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How to safely view the solar eclipse using household materials


With the solar eclipse just two weeks away, it’s time to think about how to safely view the celestial show.

For those who aren’t keen on buying solar eclipse glasses, Dr. Ilana MacDonald of University of Toronto’s Dunlap Institute for Astronomy and Astrophysics has an inventory of ways to protect your eyes with household materials.

On April 8, the moon will pass between the sun and the earth. When the moon aligns directly with the sun, it will completely shadow it for several minutes. A partial eclipse will take place just before 2 p.m. in southwestern Ontario, followed by a total eclipse at 3:12 p.m.

“Staring directly at the sun for more than a minute can cause permanent damage to the retina. That means that you'll actually have the back of your eye burned,” MacDonald said.

“And you'll be partially blind in part of your eye.”

One of the ways to keep your vision intact is with a pinhole viewer.

Take a piece of cardstock or index card and punch a hole through it, MacDonald advises. With the pinhole, you can project an image of the sun onto a surface, saving your eyes from looking directly at the luminous rays.

MacDonald recommends punching the hole with a shape that’s not a sphere to clearly see the circle of the sun shine through it.

“You can see that circle turning gradually into a crescent as the moon goes in front of the sun. So in that way, you can safely view the eclipse by projecting its image instead of looking directly at it. We call that an indirect viewing method,” MacDonald said.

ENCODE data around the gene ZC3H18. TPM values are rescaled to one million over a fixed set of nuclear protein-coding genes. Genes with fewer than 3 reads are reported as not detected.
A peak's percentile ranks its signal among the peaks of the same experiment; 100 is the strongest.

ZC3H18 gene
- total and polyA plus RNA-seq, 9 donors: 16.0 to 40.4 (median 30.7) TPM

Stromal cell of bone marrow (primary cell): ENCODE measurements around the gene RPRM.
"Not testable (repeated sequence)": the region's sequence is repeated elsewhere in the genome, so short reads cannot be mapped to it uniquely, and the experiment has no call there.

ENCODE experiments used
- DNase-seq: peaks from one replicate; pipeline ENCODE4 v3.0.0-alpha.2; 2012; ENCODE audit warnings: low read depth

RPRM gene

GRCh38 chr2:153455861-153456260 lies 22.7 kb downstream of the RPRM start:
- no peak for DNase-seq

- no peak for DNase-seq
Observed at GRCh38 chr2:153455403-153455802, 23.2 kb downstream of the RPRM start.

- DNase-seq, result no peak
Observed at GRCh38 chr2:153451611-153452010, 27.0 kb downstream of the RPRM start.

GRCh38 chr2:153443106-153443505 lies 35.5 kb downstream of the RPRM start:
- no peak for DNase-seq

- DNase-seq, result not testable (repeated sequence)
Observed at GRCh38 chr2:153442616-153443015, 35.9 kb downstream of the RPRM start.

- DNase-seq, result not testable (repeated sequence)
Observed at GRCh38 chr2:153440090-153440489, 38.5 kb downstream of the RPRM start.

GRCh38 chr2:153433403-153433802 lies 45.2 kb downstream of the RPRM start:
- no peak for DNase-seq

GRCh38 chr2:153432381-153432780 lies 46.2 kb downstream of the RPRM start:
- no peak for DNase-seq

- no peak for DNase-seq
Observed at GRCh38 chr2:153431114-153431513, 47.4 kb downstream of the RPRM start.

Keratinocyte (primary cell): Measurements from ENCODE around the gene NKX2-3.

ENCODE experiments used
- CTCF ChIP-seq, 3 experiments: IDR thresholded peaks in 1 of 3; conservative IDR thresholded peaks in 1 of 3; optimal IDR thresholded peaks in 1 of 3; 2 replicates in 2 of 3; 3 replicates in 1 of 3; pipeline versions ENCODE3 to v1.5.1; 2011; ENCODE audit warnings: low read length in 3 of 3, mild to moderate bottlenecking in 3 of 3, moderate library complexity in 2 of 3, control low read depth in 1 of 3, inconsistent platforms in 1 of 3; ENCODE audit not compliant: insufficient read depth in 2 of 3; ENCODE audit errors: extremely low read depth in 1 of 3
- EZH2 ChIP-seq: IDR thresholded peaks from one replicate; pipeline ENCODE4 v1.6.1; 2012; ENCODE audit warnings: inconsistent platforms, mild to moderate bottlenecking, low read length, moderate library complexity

To get fancy with it, you can make a shoebox pinhole camera by cutting a hole on one side of a box, putting a piece of aluminum foil over it and then pricking a very small hole in the foil, she said.

Put it into action by going outside, standing with the sun behind you and letting it shine through the pinhole, projecting the sun onto the other side of the shoebox.

For those less crafty, she said any household object with holes in it will work.

“If you have a colander, or a cheese grater with holes in it or things like that, you can actually project the image of the sun onto a surface using just holes from everyday objects,” she said.

If you are in the path of totality, it's actually safe to view the sun without eclipse glasses, MacDonald noted, but only during totality, the one to three minutes when the moon is completely covering the sun's surface.

The Dunlap Institute is running dozens of free workshops at the Toronto Public Library with a focus on safely viewing the total solar eclipse. Top Stories

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